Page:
Is the future tense for Raj Thackeray and his MNS?
‘The series of defeats and defections is now being regarded as failure of Raj’s leadership.’mumbai Updated: Oct 17, 2017 00:16 IST
With six out of its seven corporators defecting to the Shiv Sena, Raj Thackeray-led Maharashtra Navnirman Sena (MNS) has suffered a major setback in Mumbai city politics. In Mumbai civic house, the party now has a token presence like in the state assembly where its tally is reduced to 1 from 13 in 2009. Ever since Raj Thackeray formed the party in 2007, Mumbai has been the party’s base. Now, with its almost entire unit of elected representatives to the Brihanmumbai Municipal Corporation (BMC) walking over to arch rival Shiv Sena, questions are being raised over the future of the party in its base. So, is it beginning of the end for the MNS?
Many in the party are not surprised that its corporators decided to jump the ship. In fact, this has been happening in the MNS for quite some time. During and after the 2014 elections, a significant number of leaders quit the party to join either the Shiv Sena or the BJP. They included MNS leaders such as Pravin Darekar and Vasant Gite who were close to Raj. As such, it was not surprising that a bunch of corporators got swayed by the lure of greener pastures.
One man show
The series of defeats and defections is now being regarded as failure of Raj’s leadership. Just like the Shiv Sena and the Nationalist Congress Party (NCP), the MNS too is a political party based on charisma of its leader. Naturally, the success or failure of such a party depends on how the leader performs.
Raj took a leaf out of his mentor and uncle Sena chief late Balasaheb Thackeray’s book as he tried to establish his fledgling political outfit. He raised the sons of the soil issue, targeted north Indians and used violence as a medium to grab attention. He succeeded to the extent of his party upsetting calculations of the Shiv Sena-BJP alliance to win 2009 assembly polls. The MNS won 13 seats in its first assembly elections and emerged as a significant political force in the state. The similarity between Raj and his uncle however ended there.
The MNS could not capitalise much on the support it got among the voters. It did not go beyond the incidents of beating hapless north Indian hawkers and cabbies. There was no dearth of issues but the party was rarely seen raising the ones that would appeal a wider audience. Meanwhile, its core supporter, the young Maharashtrians in Mumbai, Pune and Nashik responded to Modi’s appeal.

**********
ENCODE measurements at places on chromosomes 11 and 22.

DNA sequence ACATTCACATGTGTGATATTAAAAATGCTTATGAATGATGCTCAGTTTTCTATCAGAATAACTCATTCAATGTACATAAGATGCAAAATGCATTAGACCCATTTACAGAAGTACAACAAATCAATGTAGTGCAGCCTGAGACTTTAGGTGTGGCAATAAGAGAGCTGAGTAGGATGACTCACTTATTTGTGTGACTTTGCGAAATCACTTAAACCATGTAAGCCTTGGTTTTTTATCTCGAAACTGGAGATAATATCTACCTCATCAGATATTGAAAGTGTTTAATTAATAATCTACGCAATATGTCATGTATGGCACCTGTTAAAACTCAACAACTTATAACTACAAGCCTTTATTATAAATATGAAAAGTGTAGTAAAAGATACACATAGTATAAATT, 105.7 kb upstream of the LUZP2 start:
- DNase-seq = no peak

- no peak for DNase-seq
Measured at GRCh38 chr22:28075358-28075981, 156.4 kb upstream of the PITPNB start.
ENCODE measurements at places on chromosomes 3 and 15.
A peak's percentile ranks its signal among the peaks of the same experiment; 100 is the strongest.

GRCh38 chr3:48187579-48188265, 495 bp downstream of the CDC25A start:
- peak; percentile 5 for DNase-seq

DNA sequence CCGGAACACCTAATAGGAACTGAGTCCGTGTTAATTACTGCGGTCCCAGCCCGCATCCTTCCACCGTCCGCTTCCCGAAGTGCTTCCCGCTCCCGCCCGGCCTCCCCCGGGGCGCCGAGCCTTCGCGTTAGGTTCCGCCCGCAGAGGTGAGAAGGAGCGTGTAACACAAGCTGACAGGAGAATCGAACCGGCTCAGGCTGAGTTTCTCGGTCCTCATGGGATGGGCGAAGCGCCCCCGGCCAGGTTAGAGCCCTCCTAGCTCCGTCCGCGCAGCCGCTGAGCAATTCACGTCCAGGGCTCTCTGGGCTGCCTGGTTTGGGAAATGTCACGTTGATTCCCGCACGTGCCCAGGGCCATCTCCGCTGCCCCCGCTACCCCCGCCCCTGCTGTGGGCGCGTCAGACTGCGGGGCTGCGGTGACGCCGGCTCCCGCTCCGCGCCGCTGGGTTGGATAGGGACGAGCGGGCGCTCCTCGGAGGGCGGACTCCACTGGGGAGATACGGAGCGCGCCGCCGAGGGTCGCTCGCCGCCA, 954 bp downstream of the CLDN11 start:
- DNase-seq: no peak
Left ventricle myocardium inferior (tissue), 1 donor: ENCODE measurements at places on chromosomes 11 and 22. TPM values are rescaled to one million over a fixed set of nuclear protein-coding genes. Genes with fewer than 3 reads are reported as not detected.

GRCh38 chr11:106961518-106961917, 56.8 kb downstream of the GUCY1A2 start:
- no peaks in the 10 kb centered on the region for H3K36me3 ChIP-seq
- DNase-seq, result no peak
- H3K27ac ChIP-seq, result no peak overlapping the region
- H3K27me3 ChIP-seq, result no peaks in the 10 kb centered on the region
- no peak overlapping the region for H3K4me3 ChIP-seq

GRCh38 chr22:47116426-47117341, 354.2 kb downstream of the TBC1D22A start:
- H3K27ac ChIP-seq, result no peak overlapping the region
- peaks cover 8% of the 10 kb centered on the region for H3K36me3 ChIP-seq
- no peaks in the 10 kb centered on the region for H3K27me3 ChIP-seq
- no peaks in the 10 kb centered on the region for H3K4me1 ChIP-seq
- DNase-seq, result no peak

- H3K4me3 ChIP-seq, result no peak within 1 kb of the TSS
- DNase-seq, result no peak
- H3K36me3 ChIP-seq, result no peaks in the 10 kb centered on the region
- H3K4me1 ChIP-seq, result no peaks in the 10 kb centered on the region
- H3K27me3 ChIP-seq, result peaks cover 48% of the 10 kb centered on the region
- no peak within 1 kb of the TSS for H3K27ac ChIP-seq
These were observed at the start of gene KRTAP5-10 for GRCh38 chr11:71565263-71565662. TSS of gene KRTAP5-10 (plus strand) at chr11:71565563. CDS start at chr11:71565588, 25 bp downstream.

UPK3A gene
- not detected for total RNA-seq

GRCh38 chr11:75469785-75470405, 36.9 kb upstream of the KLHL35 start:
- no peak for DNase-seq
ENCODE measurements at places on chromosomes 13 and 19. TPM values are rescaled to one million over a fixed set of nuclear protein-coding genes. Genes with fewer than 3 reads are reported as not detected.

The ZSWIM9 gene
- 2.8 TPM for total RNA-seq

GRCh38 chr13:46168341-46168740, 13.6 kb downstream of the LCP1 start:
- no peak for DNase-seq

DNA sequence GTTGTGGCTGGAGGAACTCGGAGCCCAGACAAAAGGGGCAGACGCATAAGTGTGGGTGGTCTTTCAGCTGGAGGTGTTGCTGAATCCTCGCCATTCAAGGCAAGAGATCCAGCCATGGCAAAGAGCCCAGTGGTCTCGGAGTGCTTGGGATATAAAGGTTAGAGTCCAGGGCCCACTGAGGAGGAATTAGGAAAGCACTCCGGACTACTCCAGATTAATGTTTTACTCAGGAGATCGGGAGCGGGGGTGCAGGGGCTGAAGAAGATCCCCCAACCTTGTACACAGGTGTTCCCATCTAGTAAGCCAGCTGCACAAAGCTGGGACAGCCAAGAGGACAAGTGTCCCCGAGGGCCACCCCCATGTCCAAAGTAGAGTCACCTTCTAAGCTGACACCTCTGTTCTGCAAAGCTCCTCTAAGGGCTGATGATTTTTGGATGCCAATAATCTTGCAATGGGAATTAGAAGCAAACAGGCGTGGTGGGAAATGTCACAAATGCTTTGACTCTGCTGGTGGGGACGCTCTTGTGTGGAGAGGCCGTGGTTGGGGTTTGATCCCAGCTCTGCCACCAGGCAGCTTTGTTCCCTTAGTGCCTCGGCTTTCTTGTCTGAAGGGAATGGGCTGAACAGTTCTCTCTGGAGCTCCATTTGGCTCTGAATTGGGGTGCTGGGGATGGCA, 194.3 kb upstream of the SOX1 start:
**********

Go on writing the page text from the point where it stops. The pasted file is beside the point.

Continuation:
Generic problems of the MNS
Raj’s close aides dismiss party’s defeats in 2014 as the fallout of Modi wave and point out that even other parties suffered setback. However, the difference between other parties and the MNS is that the party is taking too much time to get ready for a fight.
After 2014 rout, party workers were hoping that there would be an initiative by the leadership to rebuild the organisation, put forth an aggressive agenda before the people and undertake efforts to regain its lost ground in the civic polls that were held in late 2016 and early 2017. What was done by the leadership was probably not enough or did not click with the voter. While the Shiv Sena and BJP dominated the campaign space, the MNS was not seen as a serious player by the people. Further, it could not counter Sena’s allegations that the MNS was in the fray to divide Marathi votes. The party lost its power in Nashik civic body (though it did some developmental work there) and was reduced to single digits in Mumbai and Pune civic bodies.
The drubbing it received was also attributed to some generic problems in the MNS: Absence of organizational base across the state, no strong second rung leadership and lack of consistency.
After the enormous success he got in 2009, Raj did not follow it up with planned attempt to build party organization across the state. Today, even after almost a decade of its existence, the MNS has not been able to go beyond a few cities and districts of Maharashtra. The municipal elections showed the MNS was not a serious player in any of the major civic bodies. The Zilla Parishad polls showed it had little presence in rural areas. Little wonder, the party is not being taken seriously by its own leaders and workers. In that case, how will Raj convince the people to vote for him?
Days of the MNS are numbered?
Not necessary. The party is down but not out yet. Its revival will depend on Raj himself. Sometimes, politicians bounce back when they are pushed to the corner. Shiv Sena chief senior Thackeray came back with a new vigour after Chhagan Bhujbal walked out of the party with a large chunk of MLAs in 1990-91. Within 4-5 years, it won power in Maharashtra. Will Raj be able to do what his mentor and uncle achieved?